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U.S. pauses use of J&J COVID-19 vaccine over rare blood clots, rollout delayed in Europe

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U.S. federal health agencies on Tuesday recommended pausing the use of Johnson & Johnson’s COVID-19 vaccine for at least a few days after six women under age 50 developed rare blood clots after receiving the shot, dealing a fresh setback to efforts to tackle the pandemic.

Johnson & Johnson (J&J) said it would delay rollout of the vaccine to Europe, a week after regulators there said they were reviewing rare blood clots in four recipients of the shot in the United States.

Acting U.S. Food and Drug Administration Commissioner Janet Woodcock said the agency expected the pause to be a matter of days, and was aimed at providing information to healthcare providers on how to diagnose and treat the clots.

The moves come after European regulators said earlier this month they had found a possible link between AstraZeneca’s COVID-19 vaccine and a similar rare blood clotting problem that led to a small number of deaths.

J&J’s single-dose shot and AstraZeneca’s low-cost vaccine are seen as vital weapons in the fight against a pandemic that has claimed more than three million lives. But in the United States, vaccines from Moderna Inc and Pfizer Inc/BioNTech SE have accounted the vast majority of vaccinations so far.

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Immunology experts echoed U.S. officials in underscoring that the risk posed by the J&J vaccine appeared extremely low, and it remained a valuable tool against the risks of COVID-19.

“Even if causally linked to the vaccine: 6 cases with about 7 million doses … is not something to panic about,” Dr. Amesh Adalja, an infectious disease expert at the Johns Hopkins Center for Health Security in Baltimore, said in an email, noting that the risk appears lower than the risk of clots from oral contraceptives.

“People are asking me if they should cancel their J&J vaccine appointments and I have told them not to but I know many will and this will stall progress in controlling the pandemic,” he added.

The FDA said there had been one reported death from the rare blood clotting condition among recipients of the J&J vaccine, while another person was in a critical condition.

FDA official Peter Marks said it was “plainly obvious” the J&J cases were “very similar” to the AstraZeneca ones.

However, officials said there had been no similar blood clot cases reported among recipients of the Moderna or Pfizer/BioNTech vaccines, which use a different technology.

The White House said the J&J vaccine pause would not have a “significant” impact on its plan to administer about three million shots per day and a total of 200 million before President Joe Biden’s 100th day in office.

Marks said part of the reason for the pause was to warn doctors that administering the standard treatments for clots can cause tremendous harm, or be fatal.

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BALANCE OF RISKS

J&J’s vaccine rollout has been limited by production issues. As of April 12, more than 6.8 million doses of the J&J vaccine had been administered in the United States, representing about one reported blood clot case per million people.

An advisory committee to the U.S. Centers for Disease Control and Prevention (CDC) will meet on Wednesday to review the cases, and the FDA will review the analysis, the agencies said in a statement.

All six cases involved women between the ages of 18 and 48, with symptoms occurring six to 13 days after vaccination. The FDA said symptoms can arise three weeks after the shot and include severe headache, abdominal pain, leg pain or shortness of breath.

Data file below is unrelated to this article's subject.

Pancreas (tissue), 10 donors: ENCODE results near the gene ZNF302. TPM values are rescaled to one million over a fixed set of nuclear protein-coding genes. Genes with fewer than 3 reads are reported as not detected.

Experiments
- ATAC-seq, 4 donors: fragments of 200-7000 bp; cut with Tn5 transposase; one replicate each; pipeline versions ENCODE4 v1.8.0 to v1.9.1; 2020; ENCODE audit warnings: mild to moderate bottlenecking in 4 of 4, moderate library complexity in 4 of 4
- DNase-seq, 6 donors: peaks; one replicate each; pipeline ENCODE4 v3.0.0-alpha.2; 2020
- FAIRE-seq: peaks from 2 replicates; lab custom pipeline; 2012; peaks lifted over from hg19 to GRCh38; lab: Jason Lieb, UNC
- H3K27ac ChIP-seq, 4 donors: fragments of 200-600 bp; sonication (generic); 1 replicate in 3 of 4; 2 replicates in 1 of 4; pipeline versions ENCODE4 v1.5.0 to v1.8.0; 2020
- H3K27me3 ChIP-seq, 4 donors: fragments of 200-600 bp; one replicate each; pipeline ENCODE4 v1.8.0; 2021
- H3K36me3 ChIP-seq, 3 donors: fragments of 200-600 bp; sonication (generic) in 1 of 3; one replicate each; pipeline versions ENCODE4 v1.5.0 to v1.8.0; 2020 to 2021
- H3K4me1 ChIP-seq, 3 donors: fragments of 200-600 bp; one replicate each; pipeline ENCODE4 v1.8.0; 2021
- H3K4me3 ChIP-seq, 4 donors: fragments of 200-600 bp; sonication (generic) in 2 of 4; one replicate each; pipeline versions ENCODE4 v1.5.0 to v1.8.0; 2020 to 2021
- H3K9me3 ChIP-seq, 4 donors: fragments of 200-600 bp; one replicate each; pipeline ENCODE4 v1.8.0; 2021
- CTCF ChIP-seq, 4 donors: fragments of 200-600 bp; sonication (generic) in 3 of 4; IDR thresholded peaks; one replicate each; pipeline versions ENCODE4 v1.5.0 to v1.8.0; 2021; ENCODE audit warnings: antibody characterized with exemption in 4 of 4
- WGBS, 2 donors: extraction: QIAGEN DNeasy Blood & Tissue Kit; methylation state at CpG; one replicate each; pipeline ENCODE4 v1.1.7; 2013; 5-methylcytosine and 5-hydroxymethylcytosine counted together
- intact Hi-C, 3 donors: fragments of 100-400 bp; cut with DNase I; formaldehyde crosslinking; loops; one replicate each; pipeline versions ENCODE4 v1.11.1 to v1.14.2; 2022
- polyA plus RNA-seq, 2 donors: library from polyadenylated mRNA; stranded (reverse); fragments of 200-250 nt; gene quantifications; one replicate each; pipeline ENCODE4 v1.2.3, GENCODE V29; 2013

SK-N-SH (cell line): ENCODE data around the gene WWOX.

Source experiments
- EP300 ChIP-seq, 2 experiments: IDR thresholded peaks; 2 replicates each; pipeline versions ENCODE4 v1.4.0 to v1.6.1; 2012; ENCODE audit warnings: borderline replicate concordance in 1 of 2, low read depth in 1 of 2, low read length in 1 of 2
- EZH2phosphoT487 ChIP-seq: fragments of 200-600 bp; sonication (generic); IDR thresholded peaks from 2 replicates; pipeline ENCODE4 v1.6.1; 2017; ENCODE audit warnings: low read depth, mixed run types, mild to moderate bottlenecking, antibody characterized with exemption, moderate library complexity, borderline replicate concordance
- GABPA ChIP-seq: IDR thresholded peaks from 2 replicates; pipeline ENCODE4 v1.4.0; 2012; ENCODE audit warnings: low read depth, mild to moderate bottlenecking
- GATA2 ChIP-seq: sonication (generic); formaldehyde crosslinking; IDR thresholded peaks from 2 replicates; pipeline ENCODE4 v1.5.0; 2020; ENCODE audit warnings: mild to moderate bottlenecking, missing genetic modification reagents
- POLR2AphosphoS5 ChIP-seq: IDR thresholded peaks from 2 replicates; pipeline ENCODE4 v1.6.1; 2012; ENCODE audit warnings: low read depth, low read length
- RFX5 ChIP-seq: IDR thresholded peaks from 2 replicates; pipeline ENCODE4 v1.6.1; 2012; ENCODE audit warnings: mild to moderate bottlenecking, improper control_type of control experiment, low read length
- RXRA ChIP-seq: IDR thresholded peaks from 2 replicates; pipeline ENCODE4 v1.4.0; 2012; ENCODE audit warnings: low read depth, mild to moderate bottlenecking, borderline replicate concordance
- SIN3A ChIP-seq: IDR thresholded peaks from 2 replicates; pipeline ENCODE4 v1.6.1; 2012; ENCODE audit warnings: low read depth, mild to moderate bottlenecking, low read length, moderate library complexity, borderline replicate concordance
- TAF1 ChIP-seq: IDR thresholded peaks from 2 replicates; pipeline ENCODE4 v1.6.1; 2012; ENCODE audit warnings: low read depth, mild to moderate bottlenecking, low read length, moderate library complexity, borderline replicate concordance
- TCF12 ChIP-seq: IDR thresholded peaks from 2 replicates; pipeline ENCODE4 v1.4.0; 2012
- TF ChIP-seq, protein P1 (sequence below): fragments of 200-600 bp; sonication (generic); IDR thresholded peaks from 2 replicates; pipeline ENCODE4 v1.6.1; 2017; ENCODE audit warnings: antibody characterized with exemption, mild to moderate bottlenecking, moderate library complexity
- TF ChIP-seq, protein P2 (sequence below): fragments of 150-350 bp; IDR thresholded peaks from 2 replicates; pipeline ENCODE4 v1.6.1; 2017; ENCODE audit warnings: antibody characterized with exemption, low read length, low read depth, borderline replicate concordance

In the cases, a type of blood clot called cerebral venous sinus thrombosis (CVST) was seen in combination with low levels of blood platelets, or thrombocytopenia.

J&J, whose shares were down 2%, said it was working closely with regulators and noted no clear causal relationship had been established between the clots and its vaccine.

“To put this into perspective, it’s similar to the chance of being struck by lightning in any given year in the UK. On the other hand, the risks from COVID-19 are substantial,” said Ian Douglas from the London School of Hygiene & Tropical Medicine.

“If all 6.8 million people who’ve received the J&J vaccine in the U.S. were infected with the virus, several thousand would likely die and many more, including younger adults, would experience serious and long-lasting after effects.”

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PROBLEMS

The J&J and AstraZeneca vaccines both use an adenovirus vector – a harmless cold virus – to deliver instructions for human cells to produce a protein found on the surface of the coronavirus, spurring the immune system to recognize and attack the actual virus.

Among leading global COVID-19 vaccine developers, China’s CanSino Biological and Russia’s Gamaleya Institute with its Sputnik V vaccine also rely on this approach. The Pfizer/BioNtech and Moderna vaccines use messenger RNA (mRNA) technology.

The European Medicines Agency (EMA) continues to recommend use of AstraZeneca’s COVID-19 vaccine, saying the benefits outweigh the risks. Several EU countries, however, have limited its use to certain age groups.

As of April 4, the EMA said 169 cases of CVST and 53 of splanchnic vein thrombosis had been reported after vaccination with the AstraZeneca shot. About 34 million people had been given the shot in Europe by then.

J&J only began delivering its COVID-19 vaccine to European Union countries this week.

(Reporting by Manas Mishra in Bengaluru and Michael Erman in Maplewood, N.J., additional reporting by Julie Steenhuysen in Chicago, Ludwig Burger in Frankfurt and Kate Kelland in London; Editing by Caroline Humer, Mark Potter and Bill Berkrot)

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